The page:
The Graduate Program on the Environment offers a 72-credit Master of Environmental Studies (MES) degree. The degree can be finished in two years (full-time) or three years (part-time).
- Two Year (Full-Time) Plan: 12 hours per quarter for six quarters. Eight credits of core or thesis plus one four-credit elective each quarter. Sample full-time schedule (PDF)
- Three Year (Part-Time) Plan: Eight credits per quarter for nine quarters. Start with four-quarter core sequence, then work on electives before finishing thesis in third year. Sample part-time schedule (PDF).
The curriculum consists of three closely integrated components:
All students take four required programs in sequence to complete the core curriculum. Core courses are team-taught by faculty members from different disciplines, and meet Tuesday and Thursday evenings, 6-10pm. Core classes teach students to think about environmental challenges from an interdisciplinary perspective while guiding students toward thesis completion in their final year. Students attend core classes sequentially with a cohort of 40-45 students. Classes are offered Fall, Winter, and Spring quarters of the first year and Fall quarter of the second year and are eight credits each. Because each core program builds upon prior programs, students are admitted to begin MES only in the fall quarter. All admissions to the MES program are provisional until recommended for candidacy, or full admission, upon satisfactory completion of all requirements of the first two core programs.
Three thematic areas of study are available to students through elective courses: Energy and Climate Change, Sustainable Communities, and Ecology. We aim to offer an elective in each area of study every quarter. These areas do not constitute a designation at graduation but do provide students with specialized areas of knowledge. Electives are four credits, and meet one night (Monday or Wednesday, 6-10pm) each week with some offering day or weekend field trips. Most electives are taught by adjunct faculty who are professionals in the environmental field. Electives are also available to special students, or non-enrolled students.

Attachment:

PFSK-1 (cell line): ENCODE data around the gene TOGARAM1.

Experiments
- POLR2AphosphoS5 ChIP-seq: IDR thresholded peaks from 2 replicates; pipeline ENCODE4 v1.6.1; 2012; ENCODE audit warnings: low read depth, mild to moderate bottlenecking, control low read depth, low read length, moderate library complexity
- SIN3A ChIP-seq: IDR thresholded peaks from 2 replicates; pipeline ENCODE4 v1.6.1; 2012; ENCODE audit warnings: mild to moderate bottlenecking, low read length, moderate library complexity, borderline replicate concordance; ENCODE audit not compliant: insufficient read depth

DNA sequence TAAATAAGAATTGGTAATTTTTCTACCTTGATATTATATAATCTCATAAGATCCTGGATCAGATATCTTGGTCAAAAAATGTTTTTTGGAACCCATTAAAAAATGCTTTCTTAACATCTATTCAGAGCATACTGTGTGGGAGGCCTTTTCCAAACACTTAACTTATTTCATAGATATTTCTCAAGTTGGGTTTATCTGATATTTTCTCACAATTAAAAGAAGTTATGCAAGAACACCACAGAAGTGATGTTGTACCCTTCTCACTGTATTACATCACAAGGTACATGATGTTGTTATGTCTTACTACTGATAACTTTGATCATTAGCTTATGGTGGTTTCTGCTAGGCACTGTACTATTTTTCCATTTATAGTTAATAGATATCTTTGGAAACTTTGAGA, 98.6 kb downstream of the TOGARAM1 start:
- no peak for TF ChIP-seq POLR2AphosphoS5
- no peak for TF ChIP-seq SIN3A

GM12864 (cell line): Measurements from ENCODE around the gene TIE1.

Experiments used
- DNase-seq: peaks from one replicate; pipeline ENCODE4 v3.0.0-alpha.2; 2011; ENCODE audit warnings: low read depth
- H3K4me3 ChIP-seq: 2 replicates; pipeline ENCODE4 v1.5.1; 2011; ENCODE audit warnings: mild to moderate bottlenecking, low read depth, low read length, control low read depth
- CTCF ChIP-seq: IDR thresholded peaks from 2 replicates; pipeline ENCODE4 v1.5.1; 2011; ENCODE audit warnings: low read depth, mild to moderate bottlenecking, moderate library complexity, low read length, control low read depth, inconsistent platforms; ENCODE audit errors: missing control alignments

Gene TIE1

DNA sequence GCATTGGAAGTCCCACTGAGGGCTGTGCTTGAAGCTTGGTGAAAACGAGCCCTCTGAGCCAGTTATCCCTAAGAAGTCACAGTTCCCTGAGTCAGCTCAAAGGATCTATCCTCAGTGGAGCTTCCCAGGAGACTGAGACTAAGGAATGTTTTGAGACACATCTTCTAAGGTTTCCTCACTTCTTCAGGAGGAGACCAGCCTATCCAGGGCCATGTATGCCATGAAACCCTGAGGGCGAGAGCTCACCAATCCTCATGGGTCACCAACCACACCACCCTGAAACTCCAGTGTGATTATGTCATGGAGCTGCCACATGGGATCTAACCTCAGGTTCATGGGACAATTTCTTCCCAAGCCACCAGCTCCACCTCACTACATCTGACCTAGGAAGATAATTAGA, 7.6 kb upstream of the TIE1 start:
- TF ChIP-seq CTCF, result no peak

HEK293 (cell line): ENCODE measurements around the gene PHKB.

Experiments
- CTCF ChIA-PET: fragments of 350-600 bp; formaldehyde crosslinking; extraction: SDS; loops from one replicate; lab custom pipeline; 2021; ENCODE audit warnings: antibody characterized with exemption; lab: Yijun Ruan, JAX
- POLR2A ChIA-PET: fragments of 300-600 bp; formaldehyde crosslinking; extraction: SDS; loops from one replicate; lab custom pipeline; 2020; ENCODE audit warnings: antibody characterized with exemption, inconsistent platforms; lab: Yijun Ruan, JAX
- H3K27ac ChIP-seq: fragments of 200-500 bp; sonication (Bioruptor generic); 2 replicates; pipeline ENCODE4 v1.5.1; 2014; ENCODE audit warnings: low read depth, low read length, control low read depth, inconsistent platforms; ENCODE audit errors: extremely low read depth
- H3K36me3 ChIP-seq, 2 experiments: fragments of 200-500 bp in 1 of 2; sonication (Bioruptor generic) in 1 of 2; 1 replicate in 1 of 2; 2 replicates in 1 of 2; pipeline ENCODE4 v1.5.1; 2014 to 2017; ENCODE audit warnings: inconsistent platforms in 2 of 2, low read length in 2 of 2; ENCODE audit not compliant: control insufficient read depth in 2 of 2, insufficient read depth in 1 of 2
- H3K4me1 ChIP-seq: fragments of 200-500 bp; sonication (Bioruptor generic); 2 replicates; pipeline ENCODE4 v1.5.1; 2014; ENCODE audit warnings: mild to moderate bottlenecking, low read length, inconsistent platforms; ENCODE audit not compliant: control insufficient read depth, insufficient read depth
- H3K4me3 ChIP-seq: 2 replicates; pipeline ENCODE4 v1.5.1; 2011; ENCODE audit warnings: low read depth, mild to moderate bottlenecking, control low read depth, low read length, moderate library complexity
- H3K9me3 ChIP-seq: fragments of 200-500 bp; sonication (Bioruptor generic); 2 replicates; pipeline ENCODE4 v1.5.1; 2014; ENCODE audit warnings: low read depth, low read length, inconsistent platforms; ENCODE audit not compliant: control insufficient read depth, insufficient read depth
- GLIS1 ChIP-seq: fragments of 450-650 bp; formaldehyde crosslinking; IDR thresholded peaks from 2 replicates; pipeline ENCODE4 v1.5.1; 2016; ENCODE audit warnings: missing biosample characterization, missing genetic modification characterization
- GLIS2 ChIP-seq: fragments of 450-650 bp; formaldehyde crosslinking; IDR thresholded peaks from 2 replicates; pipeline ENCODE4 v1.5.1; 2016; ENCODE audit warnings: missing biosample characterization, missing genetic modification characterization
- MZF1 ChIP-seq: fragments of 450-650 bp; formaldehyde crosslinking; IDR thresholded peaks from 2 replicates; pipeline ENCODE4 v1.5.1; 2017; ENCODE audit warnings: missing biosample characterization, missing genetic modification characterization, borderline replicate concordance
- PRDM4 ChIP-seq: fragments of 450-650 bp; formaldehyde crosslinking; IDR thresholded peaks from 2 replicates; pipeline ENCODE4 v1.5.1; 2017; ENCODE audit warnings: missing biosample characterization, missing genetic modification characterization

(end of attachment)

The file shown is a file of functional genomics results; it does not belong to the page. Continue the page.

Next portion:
Elective credits are earned through:
- MES electives (8 credits minimum),
- Internships or independent study contracts (8 credits maximum),
- MPA electives (8 credits maximum), and
- Other accredited graduate program courses (8 credits maximum), such as summer courses at Friday Harbor Laboratories
Students finish the program by completing a thesis in the Winter and Spring quarters of their final year. The MES thesis requires students to engage in research on a real-world topic of their choice that can be examined from an interdisciplinary perspective. For example, the project might be a baseline study that considers policy implications for an ecological area or a study of a particular environmental problem. The project preferably should be of value to an external client or organization and not just an academic exercise. Students find topics through personal interests, outside agency or nonprofit research needs, and Evergreen faculty research needs or suggestions.
Unlike other institutions, where students are required to find a thesis supervisor prior to attending, MES matches students to their thesis advisor (or "reader") in their second year when the thesis is written. In most cases, only core faculty can be thesis readers, and the program matches them to students based on thesis topic. Students who know what they want to research in their first year are encouraged to build a relationship with a core faculty member who they think would be a good match. In this case, thesis research can begin prior to the second year.
As the culminating act of the thesis project, students share results with faculty and students in a public oral presentation. The thesis is written in a workshop setting during the winter and spring quarters of the student's final year. Detailed information may be found on the Thesis Resources webpage. For a complete listing of past thesis projects, visit the MES theses page on Evergreen's Library website. You can also check out our Thesis Photo Album on Facebook.